Review: ‘Baz’ opens with a little party — and now the real fun begins

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Paul Citone / KabikPhotoGroup.com

Briana Cuoco performs as “The Courtesan” during a “Baz” show rehearsal at Palazzo Theater, Sunday, July 3, 2016.

Wed, Jul 13, 2016 (7:30 p.m.)

Stop me, or not, if you have heard this one: A terrifically talented show boasting an innovative concept and fueled by generous investment has opened on the Strip.

We have seen this mix of magic before in VegasVille, and it is to be applauded. But “Baz: Star Crossed Love” needs more than rah-rah as it relaunches on the Strip. The production celebrated its return in grandiose fashion Tuesday night at Palazzo Theater. The show is a winner, artistically. Now it requires persuasive word of mouth, patience and a steady stream of ticket-buyers.

"Baz" apparently has a six-month “reserve” fund to allow for marketing growth. Good. It will need that time to find its way.

That is the crystalized take on the new version of “Baz” at Palazzo. The show is nails. The production is comparably as talented as the version that played Light at Mandalay Bay last year — no easy feat — but in a room that is vastly superior in terms of sightlines, sound quality and the general “experience” of watching live entertainment.

To refresh: “Baz” is a production of the Los Angeles-based theatrical company For the Record, and the Vegas show is a rollout of cherry-picked numbers from the more recognizable works of writer and director Baz Luhrmann. Among the chosen few: “Romeo + Juliet,” “Moulin Rouge” and “The Great Gatsby.”

As was the case at Light, "Baz" is expertly staged and tightly choreographed. The vocals are exceptional, across the board, with soaring performances from principal performers Joanna Jones as Daisy (who produces some intense, breakout-star action), Timyra Joi as Juliet, LJ Benet as Romeo, Skye Scott as Gatsby, and Bri Cuoco as the Courtesan and Payson Lewis as the Writer. They all have their moments, but Jones in particular soars in the closing scenes with “Love is Blindness” and “Over the Love.” (In one moment I happened to catch Ruby Lewis — who shone in that very role in the show at Mandalay Bay — and she was wiping tears from her cheeks as Jones performed).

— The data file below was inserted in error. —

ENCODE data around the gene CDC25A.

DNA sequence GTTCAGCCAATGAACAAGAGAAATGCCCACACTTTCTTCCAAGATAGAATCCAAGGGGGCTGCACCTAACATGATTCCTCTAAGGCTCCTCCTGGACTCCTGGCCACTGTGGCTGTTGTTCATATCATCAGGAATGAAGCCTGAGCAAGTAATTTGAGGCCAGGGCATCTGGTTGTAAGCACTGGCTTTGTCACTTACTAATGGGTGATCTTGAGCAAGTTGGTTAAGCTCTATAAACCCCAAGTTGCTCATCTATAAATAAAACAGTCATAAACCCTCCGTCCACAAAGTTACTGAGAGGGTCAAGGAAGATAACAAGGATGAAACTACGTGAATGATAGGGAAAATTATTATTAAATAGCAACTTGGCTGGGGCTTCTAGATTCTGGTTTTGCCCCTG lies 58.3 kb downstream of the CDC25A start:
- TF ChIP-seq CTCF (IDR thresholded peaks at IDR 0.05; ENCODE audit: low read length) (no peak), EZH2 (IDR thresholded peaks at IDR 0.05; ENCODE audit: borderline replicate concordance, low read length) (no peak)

Talent further spills across the stage with the ballroom dance tandem of Brittany Cherry (of “Dancing with the Stars”) and Nick Garcia. William Evans happily helms the spectacle from the plumb role of "Maestro" (or, Zidler of Moulin Rouge, previously). Familiar in the ensemble: Lisa Marie Smith, herself a budding star, has taken on this show after her starring role in “Pin Up” at the Stratosphere. Violinist Sami Ciarlo returns as the Green Fairy character, floating around the room in a more active way than at Light.

What else? The show is powered by a band led by keyboard wiz and music director Christopher Lash and filled with such top Vegas players as guitarist Jake Langley, drummer Pepe Jimenez and bassist Abo Gumroyan. All of them are highly regarded, highly proficient and versatile artists.